When it comes to treating indigestion, most of the time, all that’s needed is a tweak to your lifestyle and/or eating habits. If your symptoms are mild and/or infrequent, consider making the following adjustments to your lifestyle. They may reduce or prevent digestive problems and consequently prevent, ease, or relieve indigestion symptoms:

  • Eat smaller meals, more frequently
  • Eat more slowly
  • Don’t overeat
  • Wait at least 2 hours after eating before lying down
  • Limit consumption of spicy, salty, greasy, and fatty foods, as well as chocolate
  • Avoid high-citric fruits, like oranges and tomatoes
  • Reduce the amount of caffeinated, alcoholic and carbonated beverages you drink
  • Get 7-8 hours of sleep every night
  • Exercise regularly
  • Reduce stress
  • Avoid pain relievers that can irritate your stomach, like aspirin, naproxen sodium, and ibuprofen
  • Avoid mixing cold and hot food

Doctors recommend avoiding foods (like the ones listed above) that aggravate indigestion. However, it’s also helpful to incorporate certain foods into your diet that may help alleviate or prevent indigestion. Consuming more of the following foods may ensure that your home remedies for indigestion are successful.

  • Foods high in fiber: Fiber is nature’s way of helping our intestines push through and clear out food. As fiber helps improve our digestion, it can protect against indigestion. Look for high-fiber foods like certain non-acidic fruits, legumes, nuts, and whole-grain foods. There are also fiber-fortified cereals and yogurts available.
  • Specific foods that best alleviate dyspepsia: Apples, rice, bread, honey, caraway seeds, dates, papaya, ginger, and quince.
  • Drink fluids with every meal: Consuming fluids (specifically non-alcoholic and non-carbonated) can help move your food more smoothly through your digestive tract.

Medications and Other Treatment Options for Indigestion

For more severe or frequent symptoms, medications are also available. Naturally, treatment of indigestion depends on the cause and severity of symptoms. For cases where indigestion is more persistent or intense, there are medications that can help with indigestion treatment. Doctors tend to recommend starting with over-the-counter antacids. These combat the effects of stomach acid in your digestive tract. If those don’t work, here are some other medications that may be prescribed to you:

In some cases, indigestion can occur with no known or obvious cause. When this happens, it’s medically referred to as functional dyspepsia. While common, it can be long-lasting. Symptoms are similar to those of regular dyspepsia. Some explanations suggest that, perhaps, a stomach impairment could be preventing the stomach from receiving and digesting food normally, resulting in dyspepsia symptoms.

While most cases of indigestion are mild and of no concern, there are instances when indigestion can be a sign of an existing problem. As we mentioned earlier, such underlying illnesses or conditions can include:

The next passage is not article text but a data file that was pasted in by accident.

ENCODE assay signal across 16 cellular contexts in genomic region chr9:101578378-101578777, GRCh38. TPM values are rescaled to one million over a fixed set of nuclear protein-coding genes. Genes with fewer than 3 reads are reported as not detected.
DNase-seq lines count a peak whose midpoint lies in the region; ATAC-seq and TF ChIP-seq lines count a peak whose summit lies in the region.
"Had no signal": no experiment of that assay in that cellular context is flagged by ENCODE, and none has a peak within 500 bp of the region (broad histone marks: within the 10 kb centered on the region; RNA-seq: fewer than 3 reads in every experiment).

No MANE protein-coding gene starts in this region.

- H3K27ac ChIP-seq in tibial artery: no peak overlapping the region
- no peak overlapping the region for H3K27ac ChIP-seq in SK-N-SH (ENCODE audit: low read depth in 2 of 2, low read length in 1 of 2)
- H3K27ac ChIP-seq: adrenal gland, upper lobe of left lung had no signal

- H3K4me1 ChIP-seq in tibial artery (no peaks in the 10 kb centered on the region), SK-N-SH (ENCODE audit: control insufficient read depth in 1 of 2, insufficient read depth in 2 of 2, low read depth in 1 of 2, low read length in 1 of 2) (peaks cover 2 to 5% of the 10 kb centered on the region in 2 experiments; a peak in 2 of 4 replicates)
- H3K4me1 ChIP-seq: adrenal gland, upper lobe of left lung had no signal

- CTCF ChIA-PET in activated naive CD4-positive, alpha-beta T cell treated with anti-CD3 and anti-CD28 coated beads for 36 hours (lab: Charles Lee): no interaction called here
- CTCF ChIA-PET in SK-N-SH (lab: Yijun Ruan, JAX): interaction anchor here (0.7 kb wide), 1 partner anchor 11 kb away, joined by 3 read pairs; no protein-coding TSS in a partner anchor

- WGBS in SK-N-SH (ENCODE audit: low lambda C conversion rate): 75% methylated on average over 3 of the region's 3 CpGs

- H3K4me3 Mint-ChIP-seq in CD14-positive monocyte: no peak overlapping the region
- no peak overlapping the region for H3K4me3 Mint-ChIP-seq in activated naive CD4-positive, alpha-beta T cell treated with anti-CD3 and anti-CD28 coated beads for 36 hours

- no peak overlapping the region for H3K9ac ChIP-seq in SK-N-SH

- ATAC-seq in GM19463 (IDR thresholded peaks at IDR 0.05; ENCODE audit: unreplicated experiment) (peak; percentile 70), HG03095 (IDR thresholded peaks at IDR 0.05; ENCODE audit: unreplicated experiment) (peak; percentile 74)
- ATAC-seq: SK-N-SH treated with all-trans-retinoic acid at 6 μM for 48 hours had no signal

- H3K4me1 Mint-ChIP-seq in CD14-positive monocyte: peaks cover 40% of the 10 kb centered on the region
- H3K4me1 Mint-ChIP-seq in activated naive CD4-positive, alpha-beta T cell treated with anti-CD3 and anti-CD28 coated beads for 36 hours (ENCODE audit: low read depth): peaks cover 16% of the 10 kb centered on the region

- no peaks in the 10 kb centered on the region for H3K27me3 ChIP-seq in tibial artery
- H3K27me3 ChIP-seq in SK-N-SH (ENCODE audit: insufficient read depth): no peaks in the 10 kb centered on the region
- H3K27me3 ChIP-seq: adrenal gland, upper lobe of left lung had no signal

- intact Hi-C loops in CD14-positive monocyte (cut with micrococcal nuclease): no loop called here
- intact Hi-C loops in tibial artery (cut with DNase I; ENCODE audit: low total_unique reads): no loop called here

It’s important to know that severe indigestion can contribute to long-term health problems within your digestive tract. These can include scarring of the esophagus, which can cause it to narrow and therefore be restricted. As the esophagus is the tube that brings food from your mouth to your stomach, any restrictions will create digestive problems and overall health issues.

When to See a Doctor

In most cases, indigestion will not require medical attention or even medicine. However, it is recommended to see your doctor if you have recurring, severe, or long-lasting (i.e., for more than 2 weeks) indigestion. The same goes if any of the following signs occur or apply:

  • Unintentional weight loss
  • Loss of appetite
  • Difficulty swallowing that gets increasingly worse
  • Vomiting with blood or coffee-ground-looking material
  • Bloody or black stools
  • You are 55 or older
  • You are anemic
  • You have a lump in your stomach
  • Chest pain that extends to the arm, neck or jaw

These particular symptoms may signify a pre-existing condition, like an ulcer or, in very rare cases, stomach cancer. Seeking medical attention will address or rule out any serious concerns. If you are experiencing severe indigestion symptoms, it’s best to diagnose and treat them before they lead to other digestive problems.

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How K Health Can Help

While uncomfortable, most of the time, indigestion is of no concern. However, if you want more insight into what causes indigestion, or if digestive problems persist, our doctors are here to provide guidance. Additionally, the K Health app can help you quickly determine whether the stomach problems you are experiencing may be caused by indigestion or something more serious. If you have mild symptoms, our doctors can help determine the best indigestion treatment, whether it be simple adjustments to your lifestyle and eating habits indigestion medicine. We can also help you learn what you can do to help prevent or ease future occurrences.

K Health articles are all written and reviewed by MDs, PhDs, NPs, or PharmDs and are for informational purposes only. This information does not constitute and should not be relied on for professional medical advice. Always talk to your doctor about the risks and benefits of any treatment.

Jenell Decker, MD

Dr. Decker is a family medicine physician who completed her residency at East Carolina University School of Medicine. She graduated medical school from Marshall University School of Medicine.